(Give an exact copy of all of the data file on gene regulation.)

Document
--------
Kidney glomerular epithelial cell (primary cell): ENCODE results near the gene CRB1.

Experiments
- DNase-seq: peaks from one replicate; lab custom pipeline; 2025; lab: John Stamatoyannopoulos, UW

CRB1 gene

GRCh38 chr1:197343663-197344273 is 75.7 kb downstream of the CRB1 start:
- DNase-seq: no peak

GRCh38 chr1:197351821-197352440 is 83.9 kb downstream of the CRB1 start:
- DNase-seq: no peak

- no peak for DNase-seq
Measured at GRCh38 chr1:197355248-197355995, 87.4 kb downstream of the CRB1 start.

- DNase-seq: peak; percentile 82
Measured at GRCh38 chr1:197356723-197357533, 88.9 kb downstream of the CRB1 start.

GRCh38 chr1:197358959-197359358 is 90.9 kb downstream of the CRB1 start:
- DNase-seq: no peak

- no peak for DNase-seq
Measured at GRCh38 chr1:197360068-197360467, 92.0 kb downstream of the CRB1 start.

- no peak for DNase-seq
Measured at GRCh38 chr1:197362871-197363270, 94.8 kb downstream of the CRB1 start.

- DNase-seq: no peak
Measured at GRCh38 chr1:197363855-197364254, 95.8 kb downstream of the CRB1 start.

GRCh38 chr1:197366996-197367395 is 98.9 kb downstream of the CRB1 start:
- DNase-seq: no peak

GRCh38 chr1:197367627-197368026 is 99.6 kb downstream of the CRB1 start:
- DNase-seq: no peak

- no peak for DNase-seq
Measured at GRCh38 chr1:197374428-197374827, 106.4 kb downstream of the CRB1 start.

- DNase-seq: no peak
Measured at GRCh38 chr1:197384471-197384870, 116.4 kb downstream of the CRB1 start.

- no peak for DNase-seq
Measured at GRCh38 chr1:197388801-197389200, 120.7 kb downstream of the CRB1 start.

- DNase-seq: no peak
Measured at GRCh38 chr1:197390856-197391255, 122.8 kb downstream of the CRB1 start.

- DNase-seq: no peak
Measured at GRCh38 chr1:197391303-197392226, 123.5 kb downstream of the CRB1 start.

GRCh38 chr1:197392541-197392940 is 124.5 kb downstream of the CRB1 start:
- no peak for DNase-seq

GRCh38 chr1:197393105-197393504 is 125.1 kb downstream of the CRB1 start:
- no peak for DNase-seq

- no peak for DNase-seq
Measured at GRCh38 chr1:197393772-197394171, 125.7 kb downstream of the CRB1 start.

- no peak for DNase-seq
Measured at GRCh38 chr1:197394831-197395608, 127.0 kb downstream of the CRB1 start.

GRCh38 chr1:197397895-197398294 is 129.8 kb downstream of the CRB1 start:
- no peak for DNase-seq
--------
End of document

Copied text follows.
Kidney glomerular epithelial cell (primary cell): ENCODE results near the gene CRB1.

Experiments
- DNase-seq: peaks from one replicate; lab custom pipeline; 2025; lab: John Stamatoyannopoulos, UW

CRB1 gene

GRCh38 chr1:197343663-197344273 is 75.7 kb downstream of the CRB1 start:
- DNase-seq: no peak

GRCh38 chr1:197351821-197352440 is 83.9 kb downstream of the CRB1 start:
- DNase-seq: no peak

- no peak for DNase-seq
Measured at GRCh38 chr1:197355248-197355995, 87.4 kb downstream of the CRB1 start.

- DNase-seq: peak; percentile 82
Measured at GRCh38 chr1:197356723-197357533, 88.9 kb downstream of the CRB1 start.

GRCh38 chr1:197358959-197359358 is 90.9 kb downstream of the CRB1 start:
- DNase-seq: no peak

- no peak for DNase-seq
Measured at GRCh38 chr1:197360068-197360467, 92.0 kb downstream of the CRB1 start.

- no peak for DNase-seq
Measured at GRCh38 chr1:197362871-197363270, 94.8 kb downstream of the CRB1 start.

- DNase-seq: no peak
Measured at GRCh38 chr1:197363855-197364254, 95.8 kb downstream of the CRB1 start.

GRCh38 chr1:197366996-197367395 is 98.9 kb downstream of the CRB1 start:
- DNase-seq: no peak

GRCh38 chr1:197367627-197368026 is 99.6 kb downstream of the CRB1 start:
- DNase-seq: no peak

- no peak for DNase-seq
Measured at GRCh38 chr1:197374428-197374827, 106.4 kb downstream of the CRB1 start.

- DNase-seq: no peak
Measured at GRCh38 chr1:197384471-197384870, 116.4 kb downstream of the CRB1 start.

- no peak for DNase-seq
Measured at GRCh38 chr1:197388801-197389200, 120.7 kb downstream of the CRB1 start.

- DNase-seq: no peak
Measured at GRCh38 chr1:197390856-197391255, 122.8 kb downstream of the CRB1 start.

- DNase-seq: no peak
Measured at GRCh38 chr1:197391303-197392226, 123.5 kb downstream of the CRB1 start.

GRCh38 chr1:197392541-197392940 is 124.5 kb downstream of the CRB1 start:
- no peak for DNase-seq

GRCh38 chr1:197393105-197393504 is 125.1 kb downstream of the CRB1 start:
- no peak for DNase-seq

- no peak for DNase-seq
Measured at GRCh38 chr1:197393772-197394171, 125.7 kb downstream of the CRB1 start.

- no peak for DNase-seq
Measured at GRCh38 chr1:197394831-197395608, 127.0 kb downstream of the CRB1 start.

GRCh38 chr1:197397895-197398294 is 129.8 kb downstream of the CRB1 start:
- no peak for DNase-seq